1) You may model your poem after “If,” listing positive traits to embody and negative traits to shun. If you choose to do this, you must also have a simple rhyme scheme pattern, and the poem must be at least sixteen lines long.


2) You may use the following as a template and fill it in with meaningful and insightful details that reflect you as a person, not simply the outer person or shell you present to the world.

I am ___________________ (two special characteristics you have)
I wonder ___________________ (something you are actually curious about)
I hear ___________________ (an imaginary sound)
I see ___________________ (an imaginary sight)
I want ___________________ (an actual desire)
I am ___________________ (the first line of the poem repeated)

I pretend ___________________ (someting you pretend to do)
I feel ___________________ (a feeling about something imaginary)
I touch ___________________ (an imaginary touch)
I worry ___________________ (something that really bothers you)
I cry ___________________ (something that makes you sad)
I am ___________________ (the first line of the poem)

I understand ___________________ (something you know is true)
I say ___________________ (something you believe in)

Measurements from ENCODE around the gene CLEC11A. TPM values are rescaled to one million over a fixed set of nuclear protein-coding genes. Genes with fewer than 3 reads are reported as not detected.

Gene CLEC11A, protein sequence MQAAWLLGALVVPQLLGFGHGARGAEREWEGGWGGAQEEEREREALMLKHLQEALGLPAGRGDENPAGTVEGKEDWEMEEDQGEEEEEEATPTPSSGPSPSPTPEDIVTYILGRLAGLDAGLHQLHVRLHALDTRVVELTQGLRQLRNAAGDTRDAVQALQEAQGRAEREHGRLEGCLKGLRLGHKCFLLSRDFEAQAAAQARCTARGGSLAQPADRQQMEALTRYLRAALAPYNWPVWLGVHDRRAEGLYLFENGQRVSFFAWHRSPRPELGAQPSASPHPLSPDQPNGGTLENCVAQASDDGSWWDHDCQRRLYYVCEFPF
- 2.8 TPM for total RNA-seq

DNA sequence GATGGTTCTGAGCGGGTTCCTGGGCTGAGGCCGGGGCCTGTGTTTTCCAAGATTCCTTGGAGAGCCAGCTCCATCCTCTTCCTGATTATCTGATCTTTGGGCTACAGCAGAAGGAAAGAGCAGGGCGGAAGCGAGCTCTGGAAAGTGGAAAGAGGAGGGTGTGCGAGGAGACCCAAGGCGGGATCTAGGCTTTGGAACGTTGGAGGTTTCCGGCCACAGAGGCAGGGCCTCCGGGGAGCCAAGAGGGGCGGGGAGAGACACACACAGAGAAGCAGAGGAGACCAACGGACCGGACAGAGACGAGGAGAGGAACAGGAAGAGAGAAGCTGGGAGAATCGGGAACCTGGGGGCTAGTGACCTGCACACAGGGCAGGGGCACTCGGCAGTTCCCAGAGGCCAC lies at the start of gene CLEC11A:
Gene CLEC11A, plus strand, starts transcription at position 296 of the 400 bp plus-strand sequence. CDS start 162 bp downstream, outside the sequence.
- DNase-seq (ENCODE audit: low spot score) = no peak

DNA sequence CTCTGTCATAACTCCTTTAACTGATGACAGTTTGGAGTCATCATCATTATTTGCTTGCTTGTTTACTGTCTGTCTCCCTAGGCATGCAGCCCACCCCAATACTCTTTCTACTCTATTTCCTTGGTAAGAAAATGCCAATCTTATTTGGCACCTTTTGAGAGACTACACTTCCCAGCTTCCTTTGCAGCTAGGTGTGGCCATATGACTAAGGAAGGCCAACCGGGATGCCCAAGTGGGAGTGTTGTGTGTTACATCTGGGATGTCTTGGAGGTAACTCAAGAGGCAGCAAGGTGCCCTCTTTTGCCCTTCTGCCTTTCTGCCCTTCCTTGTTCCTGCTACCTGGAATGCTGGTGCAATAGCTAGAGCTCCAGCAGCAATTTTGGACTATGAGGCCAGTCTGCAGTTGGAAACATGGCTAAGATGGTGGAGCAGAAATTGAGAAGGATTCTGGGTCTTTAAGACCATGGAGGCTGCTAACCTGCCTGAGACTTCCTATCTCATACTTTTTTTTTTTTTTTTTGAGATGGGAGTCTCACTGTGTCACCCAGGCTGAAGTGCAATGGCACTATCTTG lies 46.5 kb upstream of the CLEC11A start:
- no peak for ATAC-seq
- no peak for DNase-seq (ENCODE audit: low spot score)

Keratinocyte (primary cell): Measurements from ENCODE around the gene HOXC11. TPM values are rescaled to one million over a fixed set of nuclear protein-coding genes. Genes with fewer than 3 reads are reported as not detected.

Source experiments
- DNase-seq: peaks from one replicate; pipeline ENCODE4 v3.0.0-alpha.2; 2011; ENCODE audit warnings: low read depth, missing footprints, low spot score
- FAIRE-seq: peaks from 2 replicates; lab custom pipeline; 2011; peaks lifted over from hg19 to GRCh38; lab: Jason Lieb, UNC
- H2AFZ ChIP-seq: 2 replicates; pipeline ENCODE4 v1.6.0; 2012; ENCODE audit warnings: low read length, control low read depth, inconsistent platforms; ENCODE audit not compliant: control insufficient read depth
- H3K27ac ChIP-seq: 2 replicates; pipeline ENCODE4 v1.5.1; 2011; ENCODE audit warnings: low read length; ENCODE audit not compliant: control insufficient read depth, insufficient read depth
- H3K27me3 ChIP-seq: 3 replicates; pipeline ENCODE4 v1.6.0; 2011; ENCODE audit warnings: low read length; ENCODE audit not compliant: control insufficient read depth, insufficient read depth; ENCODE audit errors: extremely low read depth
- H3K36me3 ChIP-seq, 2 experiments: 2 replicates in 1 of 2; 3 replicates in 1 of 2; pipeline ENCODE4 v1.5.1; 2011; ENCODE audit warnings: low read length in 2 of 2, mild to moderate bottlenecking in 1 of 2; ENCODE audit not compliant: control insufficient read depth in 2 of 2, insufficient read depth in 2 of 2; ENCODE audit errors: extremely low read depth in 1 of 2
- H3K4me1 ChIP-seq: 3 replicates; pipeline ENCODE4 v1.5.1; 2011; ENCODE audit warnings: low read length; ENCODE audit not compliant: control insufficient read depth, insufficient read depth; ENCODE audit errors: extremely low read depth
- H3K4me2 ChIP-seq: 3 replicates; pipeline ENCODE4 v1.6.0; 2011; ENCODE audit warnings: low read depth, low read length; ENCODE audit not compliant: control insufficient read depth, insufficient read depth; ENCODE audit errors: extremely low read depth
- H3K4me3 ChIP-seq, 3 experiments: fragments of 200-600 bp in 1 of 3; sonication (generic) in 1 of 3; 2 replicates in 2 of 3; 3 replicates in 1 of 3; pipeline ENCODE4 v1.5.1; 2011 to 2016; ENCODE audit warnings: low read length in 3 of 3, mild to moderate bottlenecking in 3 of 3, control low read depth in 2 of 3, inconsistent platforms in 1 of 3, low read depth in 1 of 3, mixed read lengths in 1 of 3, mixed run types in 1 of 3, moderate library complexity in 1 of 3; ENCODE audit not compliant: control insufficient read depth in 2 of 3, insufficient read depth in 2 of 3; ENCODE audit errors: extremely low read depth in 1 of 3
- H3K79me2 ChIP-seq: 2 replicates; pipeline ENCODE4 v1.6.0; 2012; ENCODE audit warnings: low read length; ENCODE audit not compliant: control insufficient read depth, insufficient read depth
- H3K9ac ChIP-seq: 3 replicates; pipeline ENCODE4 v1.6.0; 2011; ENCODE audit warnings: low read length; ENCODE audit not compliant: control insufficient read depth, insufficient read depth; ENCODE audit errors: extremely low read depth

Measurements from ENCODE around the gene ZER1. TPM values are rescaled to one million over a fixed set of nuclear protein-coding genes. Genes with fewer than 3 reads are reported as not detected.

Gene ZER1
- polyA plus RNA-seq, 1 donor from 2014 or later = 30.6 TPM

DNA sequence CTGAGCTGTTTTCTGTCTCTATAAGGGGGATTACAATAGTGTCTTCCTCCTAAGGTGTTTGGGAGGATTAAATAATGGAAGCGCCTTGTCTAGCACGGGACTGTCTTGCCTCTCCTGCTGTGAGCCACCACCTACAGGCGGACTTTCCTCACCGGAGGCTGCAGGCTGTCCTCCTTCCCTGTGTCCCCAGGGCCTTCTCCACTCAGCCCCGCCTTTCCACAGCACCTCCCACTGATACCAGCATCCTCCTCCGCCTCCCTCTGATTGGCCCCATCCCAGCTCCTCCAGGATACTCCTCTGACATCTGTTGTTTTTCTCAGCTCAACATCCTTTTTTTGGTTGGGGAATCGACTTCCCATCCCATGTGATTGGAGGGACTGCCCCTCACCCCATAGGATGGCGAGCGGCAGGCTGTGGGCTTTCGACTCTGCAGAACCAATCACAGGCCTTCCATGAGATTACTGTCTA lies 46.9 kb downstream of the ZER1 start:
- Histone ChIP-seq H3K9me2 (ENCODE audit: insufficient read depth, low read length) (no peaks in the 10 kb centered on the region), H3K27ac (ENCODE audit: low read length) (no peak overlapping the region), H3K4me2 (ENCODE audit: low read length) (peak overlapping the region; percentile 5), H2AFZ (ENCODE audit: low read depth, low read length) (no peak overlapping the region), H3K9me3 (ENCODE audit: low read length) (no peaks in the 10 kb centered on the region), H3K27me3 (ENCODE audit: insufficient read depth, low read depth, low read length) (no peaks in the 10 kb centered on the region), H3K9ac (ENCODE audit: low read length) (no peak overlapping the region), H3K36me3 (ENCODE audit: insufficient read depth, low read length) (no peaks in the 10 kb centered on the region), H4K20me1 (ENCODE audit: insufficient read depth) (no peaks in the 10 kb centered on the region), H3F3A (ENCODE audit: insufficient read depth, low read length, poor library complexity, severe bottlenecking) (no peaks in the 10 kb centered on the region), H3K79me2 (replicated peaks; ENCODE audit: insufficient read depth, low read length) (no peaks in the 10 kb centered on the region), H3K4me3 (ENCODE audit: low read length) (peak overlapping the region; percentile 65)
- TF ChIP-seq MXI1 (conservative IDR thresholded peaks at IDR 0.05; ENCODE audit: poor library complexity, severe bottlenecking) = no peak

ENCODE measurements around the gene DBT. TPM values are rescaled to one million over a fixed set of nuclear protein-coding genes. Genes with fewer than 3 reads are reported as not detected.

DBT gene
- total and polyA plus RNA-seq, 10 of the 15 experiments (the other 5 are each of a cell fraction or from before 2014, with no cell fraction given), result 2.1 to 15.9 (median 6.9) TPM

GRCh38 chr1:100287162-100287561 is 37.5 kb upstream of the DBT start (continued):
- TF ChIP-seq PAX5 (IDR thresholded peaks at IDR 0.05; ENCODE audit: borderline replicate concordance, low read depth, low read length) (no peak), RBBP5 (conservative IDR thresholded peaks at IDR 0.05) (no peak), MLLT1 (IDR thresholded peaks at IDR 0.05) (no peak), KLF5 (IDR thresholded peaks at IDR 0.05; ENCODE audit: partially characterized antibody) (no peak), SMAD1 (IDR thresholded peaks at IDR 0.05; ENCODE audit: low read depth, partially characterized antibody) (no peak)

I dream ___________________ (somethng you actually hope for)
I try ___________________ (something you make an effort about)
I hope ___________________ (something you actually hope for)
I am ___________________ (the first line of the poem repeated)

Print Friendly, PDF & Email

Wordle: Decisions

a Wordle created with a Mac or PC

a Wordle created with a Mac or PC

a Togul created with a Chromebook

a Togul created with a Chromebook

Search the net for a few quotes about decisions. Recall these focus questions to help you in your search.

Collect a handful of phrases that give you pause to think. Avoid anonymous quotes, note the author. (Keep the unharmed list safe in your notes somewhere.)

Go to (on Chromebooks try tagul clouds while logged in with a google account) and and blast one, or some, or a whole pile into your own “wordle”. Try several attempts till you have something rich in thought, an inspiration to a deep thinker like yourself.

When you have a “wordle” you like, take a screen capture of it (Mac: command+shift+4 or Windows: Print Screen key) and upload the “png” to your blog and ….

Write a creative narrative (a short short story of about 500 words) that develops an idea about decisions inspired from your “wordle“.

Warning: the ideas you spawn from generators like these should be used with caution, seriously.

Story Idea Generator

Story Idea Generator (tv tropes)

How to Write a Short Story

Print Friendly, PDF & Email

Wordle: The Human Condition

a Wordle

a Wordle created on a Mac or PC

Tagul "Word Cloud"

Tagul “Word Cloud” created on Google Chrome

Search the net for a few quotes about the human condition. Review these focus questions to help you in your search.